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Analysis of under-reported news, updates on previous Monitor stories


[Editor's note: Before there were blogs, there were the Monitor "404 Reports," which began in 1997 as a forum to offer updates on previous Monitor stories and discuss items in today's news that deserved greater media attention. Significant additions or changes to the Albion Monitor site will also be announced here. Do not bookmark this page, as the 404 Reports address will change with each edition.]

The president protects the cover-up


The Real Reason Bush Kept Scooter From Jail

Libby Trial Evidence Building Case for Impeachment

Judge Throws the Book at "Scooter"

Iraq Special Ops Sounding Like Iran Contra (2003)

Where was Dan? (2001)

Will Clintons Repair Their Tarnished Image? (2001)

  + SCOOTER, MEET CASPAR     Rarely are newspaper editorial boards so much in agreement: Bush overstepped the line by using his presidential power to spare a former top White House official from justice. Oh, the lame-duck president claimed he did it because the punishment was unfair and to spare the man's family anguish, but everyone except die-hard Republican believe Bush really did it to buy the silence of a confidant who might've sought a lighter jail time by talking to the prosecutor, and thus implicate the president in high crimes and misdemeanors -- possibly even treason.

The date: December 24, 1992.

When George H.W. Bush pardoned Caspar Weinberger that Christmas Eve, the former Defense Secretary was less than two weeks away from the start of his trial on four felony charges. Lawrence Walsh, the independent counsel in the Iran-Contra investigation, had indicted Weinberger for lying to Congress, and in the upcoming trial, expected to prove to a jury that there was a White House criminal conspiracy that led directly to president Bush.

Few have pointed out the remarkable parallels between Poppy Bush's pardon of Cap Weinberger and Junior's clemency for Scooter Libby, but the family resemblance runs deep, down to the incidental details of neither president Bush having a political future (Bush I was recently defeated by Clinton) and both decisions coming on the eve of a major holiday (Christmas Eve vs. the 4th of July).

But Bush I/II didn't forgive Weinberger/Libby on presidential whims, because they were long-time cronies; the Weinberger pardon was part of the Iran-Contra cover-up, as Libby's clemency is surely tied to this administration's conspiracy to cover-up its falsification of its reasons for war. Take this bigger picture into account and all sorts of similarities crowd into view. Heck, you could make it into a parlor game:


The objective of Iran-Contra was to counter a "threat" from a nation allied to America's great foe, Communism. The objective of invading Iraq was to disarm a "threat" from a nation (supposedly) allied to America's newest great foe, Islamic radicals.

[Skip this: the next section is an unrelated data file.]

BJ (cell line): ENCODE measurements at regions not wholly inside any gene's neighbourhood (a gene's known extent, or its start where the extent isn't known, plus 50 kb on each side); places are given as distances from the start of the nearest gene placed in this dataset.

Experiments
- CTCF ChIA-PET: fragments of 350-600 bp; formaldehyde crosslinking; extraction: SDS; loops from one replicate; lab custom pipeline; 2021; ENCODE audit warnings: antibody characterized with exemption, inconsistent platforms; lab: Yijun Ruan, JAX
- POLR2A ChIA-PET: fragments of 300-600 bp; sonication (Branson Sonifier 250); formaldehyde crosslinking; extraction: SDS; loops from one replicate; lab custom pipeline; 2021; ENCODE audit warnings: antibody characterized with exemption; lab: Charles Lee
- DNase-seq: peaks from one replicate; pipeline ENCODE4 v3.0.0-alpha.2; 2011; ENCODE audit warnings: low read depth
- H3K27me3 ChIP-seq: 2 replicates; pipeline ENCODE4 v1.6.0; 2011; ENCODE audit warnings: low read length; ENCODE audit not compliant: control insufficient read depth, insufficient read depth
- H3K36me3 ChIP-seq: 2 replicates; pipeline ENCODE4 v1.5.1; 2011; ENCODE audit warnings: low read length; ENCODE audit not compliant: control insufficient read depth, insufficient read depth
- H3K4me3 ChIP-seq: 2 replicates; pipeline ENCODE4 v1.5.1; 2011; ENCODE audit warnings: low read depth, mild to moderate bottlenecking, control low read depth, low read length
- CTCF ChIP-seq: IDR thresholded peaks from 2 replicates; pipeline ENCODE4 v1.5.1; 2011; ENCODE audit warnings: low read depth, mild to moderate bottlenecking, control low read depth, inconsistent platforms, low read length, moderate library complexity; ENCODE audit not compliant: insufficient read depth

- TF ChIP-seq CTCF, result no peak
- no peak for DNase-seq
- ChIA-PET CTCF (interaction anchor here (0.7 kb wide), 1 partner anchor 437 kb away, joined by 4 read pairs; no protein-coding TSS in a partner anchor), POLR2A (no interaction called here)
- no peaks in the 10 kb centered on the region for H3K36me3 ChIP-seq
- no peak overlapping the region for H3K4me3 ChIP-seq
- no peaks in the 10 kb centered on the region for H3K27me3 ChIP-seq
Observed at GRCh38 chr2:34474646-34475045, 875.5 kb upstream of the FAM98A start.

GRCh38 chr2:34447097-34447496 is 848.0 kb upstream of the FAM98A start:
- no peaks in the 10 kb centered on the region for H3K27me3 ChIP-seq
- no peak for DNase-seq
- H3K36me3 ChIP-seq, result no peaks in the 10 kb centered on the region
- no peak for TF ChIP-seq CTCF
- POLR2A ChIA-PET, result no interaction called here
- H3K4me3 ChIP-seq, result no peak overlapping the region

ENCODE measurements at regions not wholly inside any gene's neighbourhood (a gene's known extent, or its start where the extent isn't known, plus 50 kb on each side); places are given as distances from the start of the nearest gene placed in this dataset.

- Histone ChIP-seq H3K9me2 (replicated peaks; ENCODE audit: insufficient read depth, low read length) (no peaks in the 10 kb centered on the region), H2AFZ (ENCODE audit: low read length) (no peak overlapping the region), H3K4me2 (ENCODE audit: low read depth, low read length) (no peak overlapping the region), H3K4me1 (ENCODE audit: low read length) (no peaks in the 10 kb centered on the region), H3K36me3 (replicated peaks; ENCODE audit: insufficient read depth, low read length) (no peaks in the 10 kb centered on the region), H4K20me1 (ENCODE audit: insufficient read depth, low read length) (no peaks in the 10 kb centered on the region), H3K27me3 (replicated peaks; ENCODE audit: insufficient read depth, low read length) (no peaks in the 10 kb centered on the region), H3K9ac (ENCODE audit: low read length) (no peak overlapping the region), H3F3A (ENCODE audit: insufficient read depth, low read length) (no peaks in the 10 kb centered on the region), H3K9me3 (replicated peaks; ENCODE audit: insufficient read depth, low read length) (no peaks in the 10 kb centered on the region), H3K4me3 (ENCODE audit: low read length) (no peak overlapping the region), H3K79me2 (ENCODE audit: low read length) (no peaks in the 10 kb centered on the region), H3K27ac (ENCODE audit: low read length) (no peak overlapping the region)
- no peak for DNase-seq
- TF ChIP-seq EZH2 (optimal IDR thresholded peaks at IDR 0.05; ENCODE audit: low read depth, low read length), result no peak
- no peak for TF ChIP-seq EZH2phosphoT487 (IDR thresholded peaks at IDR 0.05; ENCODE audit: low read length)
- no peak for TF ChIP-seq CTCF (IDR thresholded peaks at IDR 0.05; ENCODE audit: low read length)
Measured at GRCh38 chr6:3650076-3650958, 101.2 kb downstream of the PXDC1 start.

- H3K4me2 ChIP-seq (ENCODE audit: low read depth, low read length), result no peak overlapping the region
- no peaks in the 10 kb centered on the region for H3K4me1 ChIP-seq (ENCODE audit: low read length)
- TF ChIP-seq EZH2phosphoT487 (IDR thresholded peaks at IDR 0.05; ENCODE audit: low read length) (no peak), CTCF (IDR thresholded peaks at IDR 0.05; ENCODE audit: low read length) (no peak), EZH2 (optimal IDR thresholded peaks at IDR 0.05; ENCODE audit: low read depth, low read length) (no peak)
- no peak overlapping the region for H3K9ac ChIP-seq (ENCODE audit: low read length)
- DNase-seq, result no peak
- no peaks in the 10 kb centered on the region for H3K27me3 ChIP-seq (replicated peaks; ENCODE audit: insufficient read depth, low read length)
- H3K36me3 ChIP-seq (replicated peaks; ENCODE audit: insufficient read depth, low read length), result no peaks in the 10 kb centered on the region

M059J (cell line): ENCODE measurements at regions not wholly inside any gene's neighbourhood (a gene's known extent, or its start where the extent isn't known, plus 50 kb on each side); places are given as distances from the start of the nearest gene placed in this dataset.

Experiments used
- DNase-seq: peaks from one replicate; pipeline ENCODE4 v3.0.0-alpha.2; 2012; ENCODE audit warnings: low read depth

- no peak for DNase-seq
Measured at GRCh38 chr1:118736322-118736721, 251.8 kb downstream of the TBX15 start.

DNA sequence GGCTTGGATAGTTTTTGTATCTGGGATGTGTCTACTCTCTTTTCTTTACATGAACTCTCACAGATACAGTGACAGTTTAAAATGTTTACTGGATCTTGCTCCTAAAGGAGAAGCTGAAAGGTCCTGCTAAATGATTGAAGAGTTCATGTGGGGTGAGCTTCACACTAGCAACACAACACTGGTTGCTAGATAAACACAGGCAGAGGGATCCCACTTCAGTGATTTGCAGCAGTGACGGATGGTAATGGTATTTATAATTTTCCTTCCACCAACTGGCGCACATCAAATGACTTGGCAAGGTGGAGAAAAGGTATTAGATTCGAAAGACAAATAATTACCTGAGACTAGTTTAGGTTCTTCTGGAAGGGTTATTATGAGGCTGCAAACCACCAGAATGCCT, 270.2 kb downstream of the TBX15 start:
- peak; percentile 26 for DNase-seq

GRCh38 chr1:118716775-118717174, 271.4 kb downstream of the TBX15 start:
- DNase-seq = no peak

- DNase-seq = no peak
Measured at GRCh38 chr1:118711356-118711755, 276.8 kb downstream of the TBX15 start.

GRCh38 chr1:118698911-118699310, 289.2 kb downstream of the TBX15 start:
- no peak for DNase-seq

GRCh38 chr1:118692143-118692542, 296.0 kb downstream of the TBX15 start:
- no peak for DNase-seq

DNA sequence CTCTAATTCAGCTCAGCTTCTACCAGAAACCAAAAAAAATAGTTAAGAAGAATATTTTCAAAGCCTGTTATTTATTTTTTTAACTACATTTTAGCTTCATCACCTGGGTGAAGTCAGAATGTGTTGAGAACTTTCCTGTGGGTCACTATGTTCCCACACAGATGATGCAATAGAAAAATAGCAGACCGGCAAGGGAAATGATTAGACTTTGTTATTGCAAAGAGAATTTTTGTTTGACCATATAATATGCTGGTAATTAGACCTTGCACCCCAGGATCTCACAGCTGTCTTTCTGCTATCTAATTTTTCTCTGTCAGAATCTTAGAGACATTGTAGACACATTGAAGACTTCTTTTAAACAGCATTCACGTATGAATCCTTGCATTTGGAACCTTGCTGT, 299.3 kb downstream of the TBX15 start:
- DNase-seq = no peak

Key to the illegality of Iran-Contra was an outlaw operation directed from within the White House itself. Oliver North, meet today's shadow government of Dick Cheney. Or, you could play it another way: It's the very office of the Vice President that's nexus of illegality -- it was veep Dan Quayle who invited contra leader Adolfo Calero and other key figures over to the White House to meet with North.


Walsh said that the president himself was a subject of his investigation, and even said Bush had committed "misconduct" by refusing to cooperate and stonewalling demands to turn over his diaries for 1986 and later years. A grand jury court filing by Special Counsel Patrick Fitzgerald in April, 2006 revealed that Libby said Cheney told him Bush had declassified parts of a secret report so the information could be leaked to the media, with the intent to discredit Valerie Plame's husband, Joe Wilson. It was this act by George W. Bush -- attempting to destroy the credibility of a whistleblower, even at the cost of revealing state secrets and outing a covert agent -- that sets all the wheels into motion.


Walsh/Fitzgerald -- both Repubs -- issued statements making clear that their Bush had abused his presidential powers by interfering. Said Walsh in 1992: "We fully recognize that the Constitution provides that commutation decisions are a matter of presidential prerogative... [but] it is fundamental to the rule of law that all citizens stand before the bar of justice as equals." Fitzgerald, 2007: "Although it is the President's prerogative to grant pardons, it is every American's right that the criminal justice system be administered fairly, regardless of a person's rank and connections."